• Official assessment (up to 6 months) – in-depth investigation of the transaction’s impact on competition.
  • Silent approval – if the VCC does not issue a preliminary conclusion within 30 days of the initial filing, the transaction can proceed.

Employee Rights and Liabilities

Acquirers in Vietnamese M&A transactions should be aware of key labour law regulations concerning:

  • Existing labour contracts of the target company (terms, conditions and compliance).
  • Potential labour-related liabilities (unpaid wages, severance payments and social insurance contributions).
  • Requirements for lawful termination of employment contracts (if workforce restructuring is involved).

Work Councils and Consultation

Vietnam does not mandate works councils. However, existing trade unions in the target company can play a role in employee representation and consultation during M&A, though their influence is limited.

Consulting with employee representatives or the trade union during the M&A process, especially if it involves workforce changes, is recommended for transparency and mitigating potential disputes.

Trade union opinions are not legally binding on the board of directors, who have ultimate decision-making authority.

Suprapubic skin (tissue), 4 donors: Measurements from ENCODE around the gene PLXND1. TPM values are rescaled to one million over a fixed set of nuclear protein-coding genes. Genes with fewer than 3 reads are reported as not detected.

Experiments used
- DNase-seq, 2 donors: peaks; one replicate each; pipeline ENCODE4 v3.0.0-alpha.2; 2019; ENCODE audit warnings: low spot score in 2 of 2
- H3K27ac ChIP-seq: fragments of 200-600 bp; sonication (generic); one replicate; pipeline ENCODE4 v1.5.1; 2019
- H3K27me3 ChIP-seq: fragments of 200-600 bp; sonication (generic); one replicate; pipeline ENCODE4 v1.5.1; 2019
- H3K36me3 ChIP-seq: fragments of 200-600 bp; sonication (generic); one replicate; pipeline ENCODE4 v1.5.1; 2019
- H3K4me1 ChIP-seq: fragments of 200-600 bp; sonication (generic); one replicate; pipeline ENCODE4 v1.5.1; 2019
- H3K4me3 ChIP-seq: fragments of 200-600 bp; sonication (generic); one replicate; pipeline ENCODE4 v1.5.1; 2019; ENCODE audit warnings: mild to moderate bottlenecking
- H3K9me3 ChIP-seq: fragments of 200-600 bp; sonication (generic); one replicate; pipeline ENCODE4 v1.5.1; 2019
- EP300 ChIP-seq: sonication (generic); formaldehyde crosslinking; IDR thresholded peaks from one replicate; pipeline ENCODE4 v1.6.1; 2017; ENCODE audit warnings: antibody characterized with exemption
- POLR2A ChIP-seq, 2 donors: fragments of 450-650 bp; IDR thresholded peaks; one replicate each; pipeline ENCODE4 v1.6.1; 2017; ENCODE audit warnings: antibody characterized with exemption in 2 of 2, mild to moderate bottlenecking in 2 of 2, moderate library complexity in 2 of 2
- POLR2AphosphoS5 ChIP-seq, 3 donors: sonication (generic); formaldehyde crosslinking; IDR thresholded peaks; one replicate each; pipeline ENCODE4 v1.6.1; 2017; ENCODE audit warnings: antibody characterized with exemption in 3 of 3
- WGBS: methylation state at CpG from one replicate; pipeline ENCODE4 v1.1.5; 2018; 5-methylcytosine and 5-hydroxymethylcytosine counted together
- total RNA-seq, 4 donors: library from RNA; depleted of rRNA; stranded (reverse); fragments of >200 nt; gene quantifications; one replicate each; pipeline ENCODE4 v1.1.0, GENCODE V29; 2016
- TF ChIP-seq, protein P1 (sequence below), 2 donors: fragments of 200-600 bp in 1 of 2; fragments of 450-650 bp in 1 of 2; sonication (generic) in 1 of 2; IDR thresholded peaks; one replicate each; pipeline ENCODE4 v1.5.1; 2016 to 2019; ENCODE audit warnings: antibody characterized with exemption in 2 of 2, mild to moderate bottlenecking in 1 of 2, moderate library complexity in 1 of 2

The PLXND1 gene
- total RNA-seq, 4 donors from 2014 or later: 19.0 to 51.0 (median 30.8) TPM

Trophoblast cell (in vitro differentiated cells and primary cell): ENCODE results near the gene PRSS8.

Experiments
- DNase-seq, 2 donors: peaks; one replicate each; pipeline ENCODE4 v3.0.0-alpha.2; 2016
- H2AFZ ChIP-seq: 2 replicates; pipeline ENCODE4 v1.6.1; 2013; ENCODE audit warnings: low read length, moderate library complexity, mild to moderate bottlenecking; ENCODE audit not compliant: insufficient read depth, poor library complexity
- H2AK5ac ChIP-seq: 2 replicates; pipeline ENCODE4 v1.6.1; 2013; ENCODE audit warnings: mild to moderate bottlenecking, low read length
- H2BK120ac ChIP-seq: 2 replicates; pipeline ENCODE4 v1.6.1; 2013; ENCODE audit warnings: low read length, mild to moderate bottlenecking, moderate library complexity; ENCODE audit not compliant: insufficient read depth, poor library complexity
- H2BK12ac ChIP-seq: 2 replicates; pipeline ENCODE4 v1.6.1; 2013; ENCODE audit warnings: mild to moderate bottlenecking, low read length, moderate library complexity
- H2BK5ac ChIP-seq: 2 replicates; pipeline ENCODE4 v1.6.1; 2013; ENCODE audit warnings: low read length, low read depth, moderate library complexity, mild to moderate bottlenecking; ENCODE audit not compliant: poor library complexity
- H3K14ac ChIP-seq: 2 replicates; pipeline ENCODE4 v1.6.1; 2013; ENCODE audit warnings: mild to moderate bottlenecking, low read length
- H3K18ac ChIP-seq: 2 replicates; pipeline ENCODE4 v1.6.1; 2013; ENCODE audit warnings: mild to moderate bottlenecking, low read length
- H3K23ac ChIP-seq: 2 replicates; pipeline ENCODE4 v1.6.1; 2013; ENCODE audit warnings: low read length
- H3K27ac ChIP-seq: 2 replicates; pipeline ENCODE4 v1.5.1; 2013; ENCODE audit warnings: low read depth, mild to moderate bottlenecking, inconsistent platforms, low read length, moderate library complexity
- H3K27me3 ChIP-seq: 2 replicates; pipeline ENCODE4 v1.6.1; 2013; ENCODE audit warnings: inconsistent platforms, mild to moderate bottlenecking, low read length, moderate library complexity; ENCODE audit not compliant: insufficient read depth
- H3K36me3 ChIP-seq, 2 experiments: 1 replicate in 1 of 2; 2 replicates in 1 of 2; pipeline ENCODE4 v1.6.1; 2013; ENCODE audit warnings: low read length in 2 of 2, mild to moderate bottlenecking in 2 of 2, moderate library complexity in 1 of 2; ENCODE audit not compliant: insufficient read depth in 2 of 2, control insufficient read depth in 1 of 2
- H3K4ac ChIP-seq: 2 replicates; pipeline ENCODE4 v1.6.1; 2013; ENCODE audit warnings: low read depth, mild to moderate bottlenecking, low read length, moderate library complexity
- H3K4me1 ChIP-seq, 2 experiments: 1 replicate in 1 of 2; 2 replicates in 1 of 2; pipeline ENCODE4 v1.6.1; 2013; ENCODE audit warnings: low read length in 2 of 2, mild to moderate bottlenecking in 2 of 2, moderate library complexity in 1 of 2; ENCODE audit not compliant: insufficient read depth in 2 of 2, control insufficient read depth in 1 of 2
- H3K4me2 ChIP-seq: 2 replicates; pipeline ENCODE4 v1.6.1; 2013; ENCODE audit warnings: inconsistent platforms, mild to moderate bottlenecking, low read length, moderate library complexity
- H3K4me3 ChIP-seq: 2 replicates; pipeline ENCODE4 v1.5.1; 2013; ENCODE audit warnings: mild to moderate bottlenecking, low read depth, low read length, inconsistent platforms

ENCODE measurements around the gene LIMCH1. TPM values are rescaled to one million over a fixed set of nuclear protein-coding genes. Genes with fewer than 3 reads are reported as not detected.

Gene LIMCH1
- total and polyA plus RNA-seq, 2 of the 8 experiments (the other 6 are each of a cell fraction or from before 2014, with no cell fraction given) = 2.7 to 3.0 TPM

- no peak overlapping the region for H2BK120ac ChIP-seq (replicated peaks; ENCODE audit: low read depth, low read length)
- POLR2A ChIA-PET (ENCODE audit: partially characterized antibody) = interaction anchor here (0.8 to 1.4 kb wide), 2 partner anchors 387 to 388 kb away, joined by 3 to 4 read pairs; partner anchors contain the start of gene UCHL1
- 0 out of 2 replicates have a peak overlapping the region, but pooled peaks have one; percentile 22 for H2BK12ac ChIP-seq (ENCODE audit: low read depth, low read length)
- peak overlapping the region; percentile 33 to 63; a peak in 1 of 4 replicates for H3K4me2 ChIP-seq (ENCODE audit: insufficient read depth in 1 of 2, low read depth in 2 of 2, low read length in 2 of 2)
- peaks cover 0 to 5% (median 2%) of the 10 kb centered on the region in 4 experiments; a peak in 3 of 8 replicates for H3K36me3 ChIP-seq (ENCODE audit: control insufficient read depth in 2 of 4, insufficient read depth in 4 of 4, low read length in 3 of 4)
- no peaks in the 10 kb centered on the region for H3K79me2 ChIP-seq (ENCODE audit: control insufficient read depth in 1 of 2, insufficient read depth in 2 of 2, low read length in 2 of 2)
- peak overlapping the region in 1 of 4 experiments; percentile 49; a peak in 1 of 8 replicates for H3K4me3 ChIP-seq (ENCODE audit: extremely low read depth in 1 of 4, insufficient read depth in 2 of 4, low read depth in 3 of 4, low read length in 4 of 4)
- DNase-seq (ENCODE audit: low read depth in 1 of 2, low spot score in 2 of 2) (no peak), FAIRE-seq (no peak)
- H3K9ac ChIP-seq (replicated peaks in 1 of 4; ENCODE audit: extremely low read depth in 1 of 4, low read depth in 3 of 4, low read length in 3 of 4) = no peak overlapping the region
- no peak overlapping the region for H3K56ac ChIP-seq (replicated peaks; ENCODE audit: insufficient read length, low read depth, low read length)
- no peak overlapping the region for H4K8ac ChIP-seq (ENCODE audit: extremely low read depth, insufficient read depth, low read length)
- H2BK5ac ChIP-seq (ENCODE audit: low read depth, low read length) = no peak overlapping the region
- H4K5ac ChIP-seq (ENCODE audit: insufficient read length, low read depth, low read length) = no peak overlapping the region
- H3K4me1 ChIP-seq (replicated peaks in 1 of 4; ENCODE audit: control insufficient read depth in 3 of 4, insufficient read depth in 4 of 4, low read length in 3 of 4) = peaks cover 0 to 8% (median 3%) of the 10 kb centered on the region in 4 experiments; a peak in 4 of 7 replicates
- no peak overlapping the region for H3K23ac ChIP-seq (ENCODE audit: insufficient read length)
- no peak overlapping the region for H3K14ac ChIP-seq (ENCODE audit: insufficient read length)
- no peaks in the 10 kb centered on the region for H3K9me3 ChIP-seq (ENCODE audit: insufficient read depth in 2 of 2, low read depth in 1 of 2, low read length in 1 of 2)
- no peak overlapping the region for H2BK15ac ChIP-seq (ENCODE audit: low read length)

Employee Transfer

The approach to employee transfers depends on the M&A transaction structure.

Asset transfer transactions

Employee transfers do not automatically occur with the asset transfer. Specific procedures will apply:

  • Labour Use Plan (LUP) – the target company must develop an LUP outlining how employees will be employed post-transfer (who gets transferred, who gets terminated, and financial provisions). This is a lengthy process involving trade union consultation.
  • Mutual Agreements – in practice, employee transfers often occur through mutual agreements:
    1. Employees, the target company, and the acquirer reach agreements.
    2. Target company terminates existing contracts and pays out entitlements.
    3. Acquirer enters new employment contracts with transferred employees.

This approach aims for a smoother transition and clearer expectations.

Share transfer transactions – employees generally continue their employment with the target company unchanged.

Vietnam does have currency control regulations, but they generally do not require central bank approval for the entire M&A transaction itself.

Currency Control Regulations

Vietnam maintains some restrictions on foreign exchange transactions. These are overseen by the State Bank of Vietnam (SBV).